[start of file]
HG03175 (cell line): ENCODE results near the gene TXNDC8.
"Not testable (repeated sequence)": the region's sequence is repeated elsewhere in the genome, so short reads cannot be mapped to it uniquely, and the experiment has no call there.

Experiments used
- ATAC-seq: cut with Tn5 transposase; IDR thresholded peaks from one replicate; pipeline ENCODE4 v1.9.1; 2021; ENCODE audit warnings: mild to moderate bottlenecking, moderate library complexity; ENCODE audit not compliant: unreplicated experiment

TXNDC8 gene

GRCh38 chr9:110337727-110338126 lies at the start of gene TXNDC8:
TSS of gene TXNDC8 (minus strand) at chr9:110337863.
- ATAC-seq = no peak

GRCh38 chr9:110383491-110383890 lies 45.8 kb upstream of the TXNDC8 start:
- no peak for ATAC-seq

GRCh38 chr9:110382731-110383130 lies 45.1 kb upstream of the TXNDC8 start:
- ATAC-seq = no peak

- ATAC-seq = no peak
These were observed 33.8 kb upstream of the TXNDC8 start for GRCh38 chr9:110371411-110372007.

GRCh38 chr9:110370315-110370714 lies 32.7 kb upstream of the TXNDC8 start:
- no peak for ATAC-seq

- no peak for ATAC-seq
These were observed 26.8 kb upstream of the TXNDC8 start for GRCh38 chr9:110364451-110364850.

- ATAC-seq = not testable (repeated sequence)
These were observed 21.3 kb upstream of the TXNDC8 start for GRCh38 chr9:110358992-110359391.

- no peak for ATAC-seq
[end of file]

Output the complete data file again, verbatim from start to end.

HG03175 (cell line): ENCODE results near the gene TXNDC8.
"Not testable (repeated sequence)": the region's sequence is repeated elsewhere in the genome, so short reads cannot be mapped to it uniquely, and the experiment has no call there.

Experiments used
- ATAC-seq: cut with Tn5 transposase; IDR thresholded peaks from one replicate; pipeline ENCODE4 v1.9.1; 2021; ENCODE audit warnings: mild to moderate bottlenecking, moderate library complexity; ENCODE audit not compliant: unreplicated experiment

TXNDC8 gene

GRCh38 chr9:110337727-110338126 lies at the start of gene TXNDC8:
TSS of gene TXNDC8 (minus strand) at chr9:110337863.
- ATAC-seq = no peak

GRCh38 chr9:110383491-110383890 lies 45.8 kb upstream of the TXNDC8 start:
- no peak for ATAC-seq

GRCh38 chr9:110382731-110383130 lies 45.1 kb upstream of the TXNDC8 start:
- ATAC-seq = no peak

- ATAC-seq = no peak
These were observed 33.8 kb upstream of the TXNDC8 start for GRCh38 chr9:110371411-110372007.

GRCh38 chr9:110370315-110370714 lies 32.7 kb upstream of the TXNDC8 start:
- no peak for ATAC-seq

- no peak for ATAC-seq
These were observed 26.8 kb upstream of the TXNDC8 start for GRCh38 chr9:110364451-110364850.

- ATAC-seq = not testable (repeated sequence)
These were observed 21.3 kb upstream of the TXNDC8 start for GRCh38 chr9:110358992-110359391.

- no peak for ATAC-seq